Matthaeus hopes to one day coach Germany
BERLIN, Apr 26 (Reuters) Lothar Matthaeus today said he hopes to follow in the footsteps of his mentor Franz Beckenbauer and coach Germany, although for now he is looking no further than club management.
In an interview with Reuters, Germany's most capped player, who was captain of the West Germany team under Beckenbauer which won the 1990 World Cup, also said he was honoured to be the patron of a new honour at this year's finals, the Gillette Young Player award.
''Yes, obviously it would be great to get the chance to coach Germany one day,'' said Matthaeus, who retired as a player five years ago and has since coached Hungary, Rapid Vienna, Partizan Belgrade and Brazilian club Atletico Paranaense.
However Matthaeus, who like Beckenbauer also played at Bayern Munich before moving to a New York club for a spell in the twilight of his career, said he could never duplicate the achievements of the man known as the ''Kaiser''.
''I couldn't begin to compare myself to Franz Beckenbauer,'' Matthaeus, 45, said in a telephone interview. ''He's so far above all of us. But we do have some things in common and have remained close friends.
''We were both at Bayern Munich, played in New York, were both captains of Germany teams, have lots of children and several wives,'' he said.
''But Franz lives on another level far above everyone else.
I'm happy and proud to be a close friend.'' Matthaeus, who will work as a television analyst during the World Cup, said he expects to coach again after the tournament.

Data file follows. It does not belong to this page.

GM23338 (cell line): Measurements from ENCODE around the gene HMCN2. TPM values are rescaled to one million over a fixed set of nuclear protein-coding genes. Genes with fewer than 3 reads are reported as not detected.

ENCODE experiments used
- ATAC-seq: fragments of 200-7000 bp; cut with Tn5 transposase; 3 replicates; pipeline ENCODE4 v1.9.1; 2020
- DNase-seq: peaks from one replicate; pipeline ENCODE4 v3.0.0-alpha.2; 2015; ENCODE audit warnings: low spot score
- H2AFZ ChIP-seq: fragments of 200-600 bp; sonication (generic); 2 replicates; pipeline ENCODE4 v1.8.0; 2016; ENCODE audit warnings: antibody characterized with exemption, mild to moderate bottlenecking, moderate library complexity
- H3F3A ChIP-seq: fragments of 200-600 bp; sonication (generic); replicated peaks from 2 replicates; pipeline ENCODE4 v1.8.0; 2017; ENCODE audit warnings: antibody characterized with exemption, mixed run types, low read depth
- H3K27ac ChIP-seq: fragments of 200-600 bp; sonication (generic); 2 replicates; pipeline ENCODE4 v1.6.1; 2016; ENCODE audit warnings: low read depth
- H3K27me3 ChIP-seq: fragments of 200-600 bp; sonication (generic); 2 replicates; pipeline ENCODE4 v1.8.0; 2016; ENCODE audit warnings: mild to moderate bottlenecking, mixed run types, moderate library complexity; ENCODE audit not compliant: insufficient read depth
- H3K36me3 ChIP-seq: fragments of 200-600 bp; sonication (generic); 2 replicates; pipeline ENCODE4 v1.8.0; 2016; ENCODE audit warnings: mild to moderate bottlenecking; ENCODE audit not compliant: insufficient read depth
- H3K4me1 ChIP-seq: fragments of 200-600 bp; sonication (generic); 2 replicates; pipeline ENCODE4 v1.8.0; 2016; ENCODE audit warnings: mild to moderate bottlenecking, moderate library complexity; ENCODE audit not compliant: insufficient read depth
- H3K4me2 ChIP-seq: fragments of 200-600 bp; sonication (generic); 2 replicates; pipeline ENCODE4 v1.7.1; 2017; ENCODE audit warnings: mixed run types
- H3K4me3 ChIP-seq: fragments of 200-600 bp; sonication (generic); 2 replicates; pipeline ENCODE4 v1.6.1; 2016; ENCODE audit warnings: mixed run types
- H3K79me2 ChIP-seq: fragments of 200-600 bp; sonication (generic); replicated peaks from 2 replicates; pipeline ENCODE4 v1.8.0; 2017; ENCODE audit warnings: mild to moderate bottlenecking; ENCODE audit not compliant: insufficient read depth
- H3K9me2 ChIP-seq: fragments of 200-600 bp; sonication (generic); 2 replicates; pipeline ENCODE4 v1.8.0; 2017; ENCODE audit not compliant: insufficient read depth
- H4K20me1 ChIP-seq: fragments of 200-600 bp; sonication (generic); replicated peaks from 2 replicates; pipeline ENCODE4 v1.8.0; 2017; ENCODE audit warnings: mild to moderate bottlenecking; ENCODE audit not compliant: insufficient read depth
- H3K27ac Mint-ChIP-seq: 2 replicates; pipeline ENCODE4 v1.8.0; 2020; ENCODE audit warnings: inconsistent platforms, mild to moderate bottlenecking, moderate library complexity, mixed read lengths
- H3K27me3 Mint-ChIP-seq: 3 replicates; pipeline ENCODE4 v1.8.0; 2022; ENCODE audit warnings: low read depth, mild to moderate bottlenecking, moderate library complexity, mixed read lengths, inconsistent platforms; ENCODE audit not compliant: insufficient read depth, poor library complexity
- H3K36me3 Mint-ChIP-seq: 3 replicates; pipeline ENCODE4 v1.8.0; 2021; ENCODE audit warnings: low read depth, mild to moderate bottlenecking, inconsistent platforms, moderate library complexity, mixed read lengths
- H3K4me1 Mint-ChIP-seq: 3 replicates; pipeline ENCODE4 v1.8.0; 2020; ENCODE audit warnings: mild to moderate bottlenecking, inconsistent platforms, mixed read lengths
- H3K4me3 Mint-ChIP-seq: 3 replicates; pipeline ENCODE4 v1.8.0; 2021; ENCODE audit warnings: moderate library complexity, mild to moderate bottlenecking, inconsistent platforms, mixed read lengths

He was among the candidates for the Germany job in 2004 before Juergen Klinsmann was picked.
''I'll definitely be working again and will be ready for a coaching job after the World Cup,'' he said. ''I enjoy coaching.
I'd prefer to work at a club again where you can have an impact every day on the players.'' He said there had been ''some knocking on the door'' but no concrete offers yet.
NEW AWARD Matthaeus, who at the age of 19 helped West Germany win the European Championship in 1980, said he wished the new award for best young player had been around when he played.
He made his World Cup debut at the age of 21 in 1982 in Spain and had 150 caps and 23 goals by the time he retired as an international in 2000. He had a record 25 World Cup caps in joint-record five tournaments: 1982, 86, 90, 94 and 98.
''It would have been great if there had been such an award back then,'' said Matthaeus of the honour to be awarded to the best player aged 21 or under at this year's World Cup.
''It's a new competition but it can turn out to be an important award because it will honour players who are not necessarily in the limelight. I think it's a great idea.'' The World Cup finals, which begin on June 9 in Munich, offers a number of other individual awards to players, including the Golden Shoe for the tournament's top scorer, the Golden Ball for the best player and the Yashin Award, named in honour of the late Russian goalkeeper Lev Yashin, for best keeper.
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